In these turbulent times, there is rightly a lot of talk about systemic racism. However, it rarely focuses on defining the concept itself. In turn, this can make systemic racism both harder to dismantle and too easy to dismiss for cynics. A new report from Race On The Agenda tries to set out an agenda for action, writes Dr Sanjiv Lingayah.
Systemic racism, sometimes referred to as structural racism, is where society’s laws, institutional practices, customs and guiding ideas combine to harm racially minoritised populations, in ways not experienced by their white counterparts.
Overall, it means that people are more likely to be over-scrutinised, over-sanctioned, underserved and undervalued. It happens all across society, in settings such as schools, by the police, by social and health services, and in the job market.
Systemic racism is a reality in Britain. It is not an accident, it is a design choice. To embed racial justice in our society will take a new system and different design choices. The problem is that, as a society, we are poorly geared up for systems change. But it doesn’t have to be that way.
Three Key Problems That Need To Be Solved
In order for us to solve structural racism, there are three key problems that need to be solved. Firstly, in our society we tend to think of individuals first and the context second, if at all. This can be seen in widespread public thinking that sees racism mostly in terms of personal prejudice that results in hostile actions from one individual to another.
Next is the problem of those who are ideologically opposed to systemic racism. These are people who reject the idea that society is organised in harmful ways for racially minoritised populations. They insist that talent and effort will be rewarded. And they label a focus on systemic racism as part of a culture of “grievance”, “victimhood” and “wokeness”.
The final problem is one of activist and campaigner bandwidth. The harms created by our current system produce crisis after crisis. Grenfell, the Windrush scandal, deportation flights, COVID-19, it’s all too easy to list them off. This means that those working for racial justice are often flat out, trying to support and protect populations in the here and now. There is, understandably, often little time, resource or energy left for dealing with underlying causes.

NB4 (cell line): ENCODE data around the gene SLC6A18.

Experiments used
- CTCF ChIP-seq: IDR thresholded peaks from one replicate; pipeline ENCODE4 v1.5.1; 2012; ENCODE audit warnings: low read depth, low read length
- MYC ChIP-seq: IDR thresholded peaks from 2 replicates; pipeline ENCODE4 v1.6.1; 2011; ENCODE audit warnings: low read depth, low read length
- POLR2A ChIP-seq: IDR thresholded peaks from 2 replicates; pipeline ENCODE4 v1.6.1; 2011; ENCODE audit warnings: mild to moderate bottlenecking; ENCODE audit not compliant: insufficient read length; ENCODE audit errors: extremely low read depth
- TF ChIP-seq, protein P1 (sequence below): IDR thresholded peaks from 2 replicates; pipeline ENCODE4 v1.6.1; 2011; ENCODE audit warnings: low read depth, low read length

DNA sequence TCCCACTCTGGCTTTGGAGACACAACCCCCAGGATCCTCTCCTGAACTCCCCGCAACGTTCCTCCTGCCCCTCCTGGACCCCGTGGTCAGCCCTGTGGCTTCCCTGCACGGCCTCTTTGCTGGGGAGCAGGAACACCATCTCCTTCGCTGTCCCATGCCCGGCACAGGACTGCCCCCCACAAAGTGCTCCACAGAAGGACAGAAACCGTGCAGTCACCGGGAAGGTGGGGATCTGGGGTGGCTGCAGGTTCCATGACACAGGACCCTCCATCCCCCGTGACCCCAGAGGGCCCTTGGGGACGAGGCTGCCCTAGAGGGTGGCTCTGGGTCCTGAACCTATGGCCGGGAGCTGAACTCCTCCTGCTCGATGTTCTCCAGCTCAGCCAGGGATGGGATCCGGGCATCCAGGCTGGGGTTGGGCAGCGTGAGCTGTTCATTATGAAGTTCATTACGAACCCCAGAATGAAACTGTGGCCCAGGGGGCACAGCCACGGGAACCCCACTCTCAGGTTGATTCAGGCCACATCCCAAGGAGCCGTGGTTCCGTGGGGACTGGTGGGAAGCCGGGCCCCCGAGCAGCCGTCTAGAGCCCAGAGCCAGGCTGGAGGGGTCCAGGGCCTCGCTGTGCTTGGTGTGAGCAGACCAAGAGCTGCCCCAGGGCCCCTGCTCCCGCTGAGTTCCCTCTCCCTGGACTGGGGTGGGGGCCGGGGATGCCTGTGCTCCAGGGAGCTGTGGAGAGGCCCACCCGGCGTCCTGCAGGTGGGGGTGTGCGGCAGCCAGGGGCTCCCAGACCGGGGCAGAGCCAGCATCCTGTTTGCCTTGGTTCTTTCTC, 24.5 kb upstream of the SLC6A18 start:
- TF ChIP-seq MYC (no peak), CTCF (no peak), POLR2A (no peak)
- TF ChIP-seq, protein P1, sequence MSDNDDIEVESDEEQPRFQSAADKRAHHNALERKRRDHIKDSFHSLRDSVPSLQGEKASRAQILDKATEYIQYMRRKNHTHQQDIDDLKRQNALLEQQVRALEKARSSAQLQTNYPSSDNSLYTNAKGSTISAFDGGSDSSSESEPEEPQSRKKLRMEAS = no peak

Our current system produces crisis after crisis. Those working for racial justice are often flat out, trying to support and protect populations in the here and now. There is often little time, resource or energy left for dealing with underlying causes.
These three problems together mean that interventions often only deal with the symptoms of racism, rather than the systems and structures that generate these racist outcomes in the first place.
Somehow, despite the tumult, as advocates, activists and campaigners, we need to find ways to simultaneously address both the symptoms of racism and long-term efforts for systems change.
Raising The Stakes In Anti-Racism
In our report at Race On The Agenda, we look towards three key steps which will help. First, is an effort to build systems literacy, to help the public better understand the systems around which our world is run. If the public does not think in systems, how can we help them to do so?
This means better illuminating how systemic racism works, in relatable ways. This can be done with imagination and creativity, through storytelling, or science fiction and art. For example, the BBC’s recent adaptation of Malorie Blackman’s Noughts and Crosses and Marvel’s Black Panther have helped to make systems more vivid and lifelike. While explainers can help, it is the kind of immersion offered by storytelling that can be even more important.
A second intervention is to better show how ‘alternative’ systems might operate in practice. In the United States, calls in 2020 to de-fund the police have been followed up with practical proposals on what this would look like. This thinking, encapsulated in the Breathe Act, draws on productive alternatives already in use that better serve and protect racialised populations and address conflict by supporting mental health, peace building and family services.
Finally, the third shift is about money. Funding from mainstream charitable foundations – at least in the UK – tends to gravitate towards achieving ‘winnable’ improvements in institutional practice and policy change, as well as providing some emergency help. But funding tends to ignore far-reaching efforts to dismantle systemic underpinnings of racism.
These practices need to be altered. In addition, we need more independent and community-generated sources of income, which are overseen by the community themselves, and orientated more towards long-term and profound change.
Attuning ourselves towards the goal of shifting systems means attending to both the ‘fast work’ of dealing with the symptoms of racism and the ‘slow work’ of long-term systems change. This will raise the stakes in anti-racism and we can expect strong resistance. But it is, nonetheless, critical because racial justice is about more than surviving crises; it is about transforming and repairing society.
You can read the full report on tackling the systemic nature of racism from Race on the Agenda here.